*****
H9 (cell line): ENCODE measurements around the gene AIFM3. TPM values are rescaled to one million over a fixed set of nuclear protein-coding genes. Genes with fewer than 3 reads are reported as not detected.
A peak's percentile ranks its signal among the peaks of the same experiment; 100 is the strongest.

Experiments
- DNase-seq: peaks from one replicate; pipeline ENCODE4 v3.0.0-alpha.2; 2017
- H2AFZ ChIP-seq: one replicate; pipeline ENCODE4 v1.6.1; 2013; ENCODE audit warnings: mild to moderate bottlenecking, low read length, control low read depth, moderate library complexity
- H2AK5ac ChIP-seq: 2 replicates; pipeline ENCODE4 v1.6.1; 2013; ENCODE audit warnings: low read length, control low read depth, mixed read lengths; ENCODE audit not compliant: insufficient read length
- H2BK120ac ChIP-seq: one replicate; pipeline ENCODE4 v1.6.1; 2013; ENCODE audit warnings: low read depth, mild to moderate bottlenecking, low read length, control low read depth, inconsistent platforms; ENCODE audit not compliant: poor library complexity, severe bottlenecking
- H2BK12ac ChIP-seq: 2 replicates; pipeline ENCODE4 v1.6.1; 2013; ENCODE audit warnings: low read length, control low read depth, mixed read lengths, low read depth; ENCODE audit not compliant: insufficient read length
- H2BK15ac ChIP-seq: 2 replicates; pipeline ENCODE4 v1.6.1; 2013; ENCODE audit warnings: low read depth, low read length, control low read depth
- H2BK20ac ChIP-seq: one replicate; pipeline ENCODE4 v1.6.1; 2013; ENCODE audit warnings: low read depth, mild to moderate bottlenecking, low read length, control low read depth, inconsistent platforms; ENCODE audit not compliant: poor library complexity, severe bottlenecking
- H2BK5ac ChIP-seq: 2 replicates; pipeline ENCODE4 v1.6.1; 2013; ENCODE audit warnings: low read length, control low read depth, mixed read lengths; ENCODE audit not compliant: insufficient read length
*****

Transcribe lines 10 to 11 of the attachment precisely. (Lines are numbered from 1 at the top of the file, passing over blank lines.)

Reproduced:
- H2BK20ac ChIP-seq: one replicate; pipeline ENCODE4 v1.6.1; 2013; ENCODE audit warnings: low read depth, mild to moderate bottlenecking, low read length, control low read depth, inconsistent platforms; ENCODE audit not compliant: poor library complexity, severe bottlenecking
- H2BK5ac ChIP-seq: 2 replicates; pipeline ENCODE4 v1.6.1; 2013; ENCODE audit warnings: low read length, control low read depth, mixed read lengths; ENCODE audit not compliant: insufficient read length